August 14, 2014
When the extremist group Isis (now known as Islamic State or IS) declared a caliphate taking in parts of Syria and Iraq it reignited a debate over the role of an Islamic state. For many a caliphate is a political leadership, others a spiritual figurehead, and for some a combination of the two.
“What we’re seeing being carried out against helpless civilians like the Yazidis and other groups isn’t what an Islamic state is about,” says Yasmin Khatun, a journalist from London.
- The institution of a caliphate (khilafah in Arabic) is how Muslims were led for centuries after the death of the Prophet Muhammad.
- The last widely recognised one was the Ottoman Empire which was abolished in Istanbul in 1924.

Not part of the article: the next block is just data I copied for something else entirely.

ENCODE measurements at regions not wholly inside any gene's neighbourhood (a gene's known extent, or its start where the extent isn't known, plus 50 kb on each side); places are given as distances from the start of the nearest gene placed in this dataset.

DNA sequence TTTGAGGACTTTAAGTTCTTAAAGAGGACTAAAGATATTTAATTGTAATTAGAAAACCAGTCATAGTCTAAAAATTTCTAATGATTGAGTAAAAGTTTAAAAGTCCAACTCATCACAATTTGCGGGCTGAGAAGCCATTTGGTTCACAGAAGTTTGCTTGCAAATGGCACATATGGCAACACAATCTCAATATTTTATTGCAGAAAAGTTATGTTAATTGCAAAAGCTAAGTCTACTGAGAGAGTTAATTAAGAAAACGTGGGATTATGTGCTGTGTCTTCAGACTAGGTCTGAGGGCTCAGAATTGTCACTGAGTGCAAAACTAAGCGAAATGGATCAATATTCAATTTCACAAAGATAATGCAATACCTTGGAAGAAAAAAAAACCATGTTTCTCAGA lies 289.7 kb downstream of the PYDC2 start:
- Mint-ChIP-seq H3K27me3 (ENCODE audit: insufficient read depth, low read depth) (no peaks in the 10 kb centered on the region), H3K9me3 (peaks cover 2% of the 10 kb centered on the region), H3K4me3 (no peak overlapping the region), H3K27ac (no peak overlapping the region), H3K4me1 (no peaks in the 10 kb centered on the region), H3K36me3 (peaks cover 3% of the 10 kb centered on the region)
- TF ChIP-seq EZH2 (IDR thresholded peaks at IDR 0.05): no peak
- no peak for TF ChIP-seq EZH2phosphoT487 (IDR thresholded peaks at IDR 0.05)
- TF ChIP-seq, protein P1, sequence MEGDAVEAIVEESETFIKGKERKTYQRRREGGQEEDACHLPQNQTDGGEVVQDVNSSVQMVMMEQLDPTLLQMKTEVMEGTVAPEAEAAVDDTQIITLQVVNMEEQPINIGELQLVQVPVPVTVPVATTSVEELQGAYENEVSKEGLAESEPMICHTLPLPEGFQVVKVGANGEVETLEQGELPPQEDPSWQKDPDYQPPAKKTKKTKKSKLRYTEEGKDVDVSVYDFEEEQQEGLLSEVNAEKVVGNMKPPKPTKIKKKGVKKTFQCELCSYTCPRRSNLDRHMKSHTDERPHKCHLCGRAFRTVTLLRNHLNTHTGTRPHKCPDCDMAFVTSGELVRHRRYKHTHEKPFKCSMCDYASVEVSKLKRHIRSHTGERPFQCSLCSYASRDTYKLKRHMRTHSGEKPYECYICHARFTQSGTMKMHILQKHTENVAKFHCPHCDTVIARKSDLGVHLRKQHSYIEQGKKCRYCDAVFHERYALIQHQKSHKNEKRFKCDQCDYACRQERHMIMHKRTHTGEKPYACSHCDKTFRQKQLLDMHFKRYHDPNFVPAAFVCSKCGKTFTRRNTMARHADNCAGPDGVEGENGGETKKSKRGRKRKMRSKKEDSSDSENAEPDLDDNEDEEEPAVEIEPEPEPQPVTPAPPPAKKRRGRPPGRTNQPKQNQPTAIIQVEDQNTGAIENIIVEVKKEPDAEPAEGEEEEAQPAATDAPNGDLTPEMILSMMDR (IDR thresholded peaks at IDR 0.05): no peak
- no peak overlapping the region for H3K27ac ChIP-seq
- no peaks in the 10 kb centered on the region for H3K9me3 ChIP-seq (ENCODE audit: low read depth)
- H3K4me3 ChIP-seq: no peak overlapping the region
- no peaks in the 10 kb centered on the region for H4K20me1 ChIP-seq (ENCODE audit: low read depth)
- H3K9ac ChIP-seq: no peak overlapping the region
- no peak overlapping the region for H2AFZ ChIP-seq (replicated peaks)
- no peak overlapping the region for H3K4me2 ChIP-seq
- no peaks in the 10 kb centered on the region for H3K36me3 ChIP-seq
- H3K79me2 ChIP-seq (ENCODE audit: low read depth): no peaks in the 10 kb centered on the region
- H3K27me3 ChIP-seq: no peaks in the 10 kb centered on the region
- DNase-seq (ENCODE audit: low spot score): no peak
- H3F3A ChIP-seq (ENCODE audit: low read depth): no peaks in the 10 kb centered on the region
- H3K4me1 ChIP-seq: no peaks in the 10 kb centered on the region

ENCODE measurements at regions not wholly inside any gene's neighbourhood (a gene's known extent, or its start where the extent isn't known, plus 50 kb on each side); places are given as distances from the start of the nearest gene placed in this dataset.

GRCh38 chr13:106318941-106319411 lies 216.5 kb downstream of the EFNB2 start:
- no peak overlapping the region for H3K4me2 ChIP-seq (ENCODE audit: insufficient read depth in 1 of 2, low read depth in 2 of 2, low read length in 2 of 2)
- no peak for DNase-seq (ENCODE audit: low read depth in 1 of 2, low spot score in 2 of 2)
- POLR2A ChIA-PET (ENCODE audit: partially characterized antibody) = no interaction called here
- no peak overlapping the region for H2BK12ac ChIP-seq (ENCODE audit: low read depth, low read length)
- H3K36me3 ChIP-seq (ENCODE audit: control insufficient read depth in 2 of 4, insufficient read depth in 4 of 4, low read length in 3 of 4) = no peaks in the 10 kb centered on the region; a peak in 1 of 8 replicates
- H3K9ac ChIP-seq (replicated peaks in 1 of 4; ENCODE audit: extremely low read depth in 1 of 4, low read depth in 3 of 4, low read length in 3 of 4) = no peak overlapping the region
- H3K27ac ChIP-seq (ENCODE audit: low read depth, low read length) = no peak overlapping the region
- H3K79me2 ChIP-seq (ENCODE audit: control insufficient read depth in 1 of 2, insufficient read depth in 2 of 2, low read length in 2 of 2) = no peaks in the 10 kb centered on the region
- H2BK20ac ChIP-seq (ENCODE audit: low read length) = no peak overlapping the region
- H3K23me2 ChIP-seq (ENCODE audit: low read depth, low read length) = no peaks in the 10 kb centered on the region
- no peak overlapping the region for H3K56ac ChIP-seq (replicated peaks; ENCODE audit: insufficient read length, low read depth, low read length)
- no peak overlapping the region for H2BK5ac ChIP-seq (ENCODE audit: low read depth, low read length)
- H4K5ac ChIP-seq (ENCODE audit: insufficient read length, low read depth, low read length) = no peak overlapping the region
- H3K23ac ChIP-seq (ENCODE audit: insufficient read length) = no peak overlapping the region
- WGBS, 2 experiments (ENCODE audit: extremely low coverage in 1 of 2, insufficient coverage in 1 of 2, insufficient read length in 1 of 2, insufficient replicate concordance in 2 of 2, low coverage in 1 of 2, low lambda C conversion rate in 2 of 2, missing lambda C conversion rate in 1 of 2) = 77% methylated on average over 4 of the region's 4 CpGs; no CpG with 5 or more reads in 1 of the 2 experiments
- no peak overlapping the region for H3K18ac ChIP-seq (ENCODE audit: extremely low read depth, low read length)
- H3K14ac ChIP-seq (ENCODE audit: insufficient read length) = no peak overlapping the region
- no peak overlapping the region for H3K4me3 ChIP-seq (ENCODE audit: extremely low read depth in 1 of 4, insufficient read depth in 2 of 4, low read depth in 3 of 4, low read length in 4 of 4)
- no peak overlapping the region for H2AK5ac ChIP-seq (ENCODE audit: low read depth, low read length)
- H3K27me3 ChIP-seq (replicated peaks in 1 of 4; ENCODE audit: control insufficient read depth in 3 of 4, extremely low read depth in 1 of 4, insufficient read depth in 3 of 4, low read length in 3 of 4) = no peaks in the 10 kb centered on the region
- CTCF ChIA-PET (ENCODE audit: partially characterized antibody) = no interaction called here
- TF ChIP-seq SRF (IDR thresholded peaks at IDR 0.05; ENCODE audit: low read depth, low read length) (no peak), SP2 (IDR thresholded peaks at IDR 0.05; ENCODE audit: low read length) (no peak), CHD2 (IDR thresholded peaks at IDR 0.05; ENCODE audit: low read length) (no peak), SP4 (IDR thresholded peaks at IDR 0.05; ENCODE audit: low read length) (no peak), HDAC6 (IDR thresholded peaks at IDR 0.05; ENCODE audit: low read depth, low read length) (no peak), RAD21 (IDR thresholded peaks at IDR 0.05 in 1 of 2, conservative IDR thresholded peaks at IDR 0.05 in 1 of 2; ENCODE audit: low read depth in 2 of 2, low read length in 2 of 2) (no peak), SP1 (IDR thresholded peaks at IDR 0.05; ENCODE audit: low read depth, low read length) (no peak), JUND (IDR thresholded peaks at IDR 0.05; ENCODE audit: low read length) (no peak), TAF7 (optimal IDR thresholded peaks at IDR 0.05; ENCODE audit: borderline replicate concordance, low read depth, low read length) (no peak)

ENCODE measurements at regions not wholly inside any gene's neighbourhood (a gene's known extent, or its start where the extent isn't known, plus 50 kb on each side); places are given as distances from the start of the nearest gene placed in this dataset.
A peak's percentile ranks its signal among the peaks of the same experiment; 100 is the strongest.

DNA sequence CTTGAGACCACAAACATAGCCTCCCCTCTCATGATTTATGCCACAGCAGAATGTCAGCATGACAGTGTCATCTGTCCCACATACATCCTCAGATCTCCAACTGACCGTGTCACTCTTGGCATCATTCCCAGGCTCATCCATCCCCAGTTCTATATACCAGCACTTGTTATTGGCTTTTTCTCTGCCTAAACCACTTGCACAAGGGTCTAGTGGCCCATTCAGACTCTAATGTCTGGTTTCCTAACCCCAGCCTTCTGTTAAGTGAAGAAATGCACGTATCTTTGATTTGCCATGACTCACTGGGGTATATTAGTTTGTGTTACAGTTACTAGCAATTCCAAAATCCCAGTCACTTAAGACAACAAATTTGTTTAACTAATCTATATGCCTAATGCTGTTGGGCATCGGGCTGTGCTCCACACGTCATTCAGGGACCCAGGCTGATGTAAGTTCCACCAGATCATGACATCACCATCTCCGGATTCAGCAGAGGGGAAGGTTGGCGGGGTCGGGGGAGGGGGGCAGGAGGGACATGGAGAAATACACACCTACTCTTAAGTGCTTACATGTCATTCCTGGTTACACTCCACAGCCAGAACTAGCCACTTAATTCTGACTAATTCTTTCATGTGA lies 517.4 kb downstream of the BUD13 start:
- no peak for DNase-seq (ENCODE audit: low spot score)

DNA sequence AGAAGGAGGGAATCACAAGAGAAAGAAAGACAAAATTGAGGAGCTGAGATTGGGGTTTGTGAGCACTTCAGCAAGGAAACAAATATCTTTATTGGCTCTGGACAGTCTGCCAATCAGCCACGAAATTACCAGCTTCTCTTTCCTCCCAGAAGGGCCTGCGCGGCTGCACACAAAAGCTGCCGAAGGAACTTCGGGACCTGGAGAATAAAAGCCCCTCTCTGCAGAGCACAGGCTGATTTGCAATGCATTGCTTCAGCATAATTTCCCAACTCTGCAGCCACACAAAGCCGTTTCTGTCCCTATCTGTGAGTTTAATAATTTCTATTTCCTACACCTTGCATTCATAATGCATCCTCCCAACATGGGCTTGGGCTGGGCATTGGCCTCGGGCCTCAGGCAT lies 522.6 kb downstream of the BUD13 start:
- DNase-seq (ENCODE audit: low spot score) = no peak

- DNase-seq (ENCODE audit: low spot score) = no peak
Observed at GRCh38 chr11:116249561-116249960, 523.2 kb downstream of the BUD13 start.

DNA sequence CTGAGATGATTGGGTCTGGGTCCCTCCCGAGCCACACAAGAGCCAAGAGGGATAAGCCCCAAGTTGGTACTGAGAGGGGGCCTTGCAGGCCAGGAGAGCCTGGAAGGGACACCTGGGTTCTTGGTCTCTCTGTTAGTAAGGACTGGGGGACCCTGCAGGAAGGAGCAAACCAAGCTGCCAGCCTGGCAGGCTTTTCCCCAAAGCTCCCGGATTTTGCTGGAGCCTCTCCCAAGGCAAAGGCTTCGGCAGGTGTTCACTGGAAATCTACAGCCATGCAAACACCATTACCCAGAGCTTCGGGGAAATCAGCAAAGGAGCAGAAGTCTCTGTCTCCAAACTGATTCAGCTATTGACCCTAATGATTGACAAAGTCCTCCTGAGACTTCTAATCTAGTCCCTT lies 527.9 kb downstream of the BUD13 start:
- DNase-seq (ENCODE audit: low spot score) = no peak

- Caliph or khalifa – which means “successor” – is deemed by certain strands of Islam to be a leader destined to unite the Muslim “ummah” or community.
- The position of caliph is often likened to that of a pope, a king, or head of state.
- Many of those who want a caliphate today compare it to having an Islamic superpower – “an America for Muslims”.
- It would also be a place to live that would be governed by Sharia law, the Islamic legal system.
Yasmin Khatun, 26, a journalist from London is a Sunni Muslim, Mina Topia, 29, a business development manager from Birmingham, is a Sunni Muslim, Joy Ahmed, 27, works in banking, lives in south London and is a Sunni Muslim, Zahra Abdeali, 31, is a recent graduate and a Shia Muslim, Fida Ul Haque, 23, is studying accounting and is an Ahmadi Muslim, Saif Ul Islam, 31, is self-employed and was born Hindu but converted to Sunni Islam offer their various opinions on what the Caliphate means to them.